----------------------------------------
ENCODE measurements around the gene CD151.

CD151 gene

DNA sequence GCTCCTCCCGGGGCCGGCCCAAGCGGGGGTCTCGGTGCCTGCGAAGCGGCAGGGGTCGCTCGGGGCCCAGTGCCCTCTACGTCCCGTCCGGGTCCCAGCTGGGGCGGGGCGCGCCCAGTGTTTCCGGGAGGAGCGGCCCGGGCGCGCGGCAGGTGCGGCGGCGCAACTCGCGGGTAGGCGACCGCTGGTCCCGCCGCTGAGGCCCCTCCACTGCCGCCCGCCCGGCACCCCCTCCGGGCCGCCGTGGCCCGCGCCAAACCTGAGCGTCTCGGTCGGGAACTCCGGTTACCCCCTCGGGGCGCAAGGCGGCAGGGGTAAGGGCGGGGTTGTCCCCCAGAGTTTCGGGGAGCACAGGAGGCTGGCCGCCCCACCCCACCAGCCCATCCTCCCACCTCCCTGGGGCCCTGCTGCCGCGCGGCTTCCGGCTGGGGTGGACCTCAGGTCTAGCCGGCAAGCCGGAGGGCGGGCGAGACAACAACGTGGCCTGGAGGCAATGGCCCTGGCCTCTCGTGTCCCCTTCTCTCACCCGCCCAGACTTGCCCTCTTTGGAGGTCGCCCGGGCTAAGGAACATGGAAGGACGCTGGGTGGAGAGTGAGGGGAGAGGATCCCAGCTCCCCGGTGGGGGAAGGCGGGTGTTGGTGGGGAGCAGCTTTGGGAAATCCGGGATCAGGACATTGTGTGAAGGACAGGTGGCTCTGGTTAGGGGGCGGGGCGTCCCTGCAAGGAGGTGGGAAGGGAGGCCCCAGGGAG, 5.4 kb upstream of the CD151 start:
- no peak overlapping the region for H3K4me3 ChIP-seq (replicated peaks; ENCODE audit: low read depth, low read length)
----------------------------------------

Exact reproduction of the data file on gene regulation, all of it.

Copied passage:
ENCODE measurements around the gene CD151.

CD151 gene

DNA sequence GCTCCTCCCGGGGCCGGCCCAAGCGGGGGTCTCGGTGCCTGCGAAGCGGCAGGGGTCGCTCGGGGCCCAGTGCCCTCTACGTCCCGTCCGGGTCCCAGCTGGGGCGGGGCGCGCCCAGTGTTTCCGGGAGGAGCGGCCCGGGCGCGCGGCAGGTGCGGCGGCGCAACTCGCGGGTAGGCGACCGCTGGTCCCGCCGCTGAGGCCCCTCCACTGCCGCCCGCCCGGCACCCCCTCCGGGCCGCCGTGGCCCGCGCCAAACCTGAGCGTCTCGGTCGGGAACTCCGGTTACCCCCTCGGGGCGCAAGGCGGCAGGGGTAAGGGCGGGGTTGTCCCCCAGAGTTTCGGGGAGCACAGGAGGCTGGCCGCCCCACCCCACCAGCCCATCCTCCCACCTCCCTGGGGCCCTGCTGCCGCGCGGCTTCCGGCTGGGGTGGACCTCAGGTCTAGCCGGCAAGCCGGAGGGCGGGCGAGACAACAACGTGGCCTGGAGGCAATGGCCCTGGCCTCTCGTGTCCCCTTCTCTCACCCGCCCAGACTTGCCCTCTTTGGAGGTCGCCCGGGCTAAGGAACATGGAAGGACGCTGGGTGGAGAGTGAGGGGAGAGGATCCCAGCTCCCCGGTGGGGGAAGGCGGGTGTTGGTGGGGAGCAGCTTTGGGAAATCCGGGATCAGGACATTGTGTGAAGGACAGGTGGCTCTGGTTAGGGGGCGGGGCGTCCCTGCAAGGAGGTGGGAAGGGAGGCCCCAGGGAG, 5.4 kb upstream of the CD151 start:
- no peak overlapping the region for H3K4me3 ChIP-seq (replicated peaks; ENCODE audit: low read depth, low read length)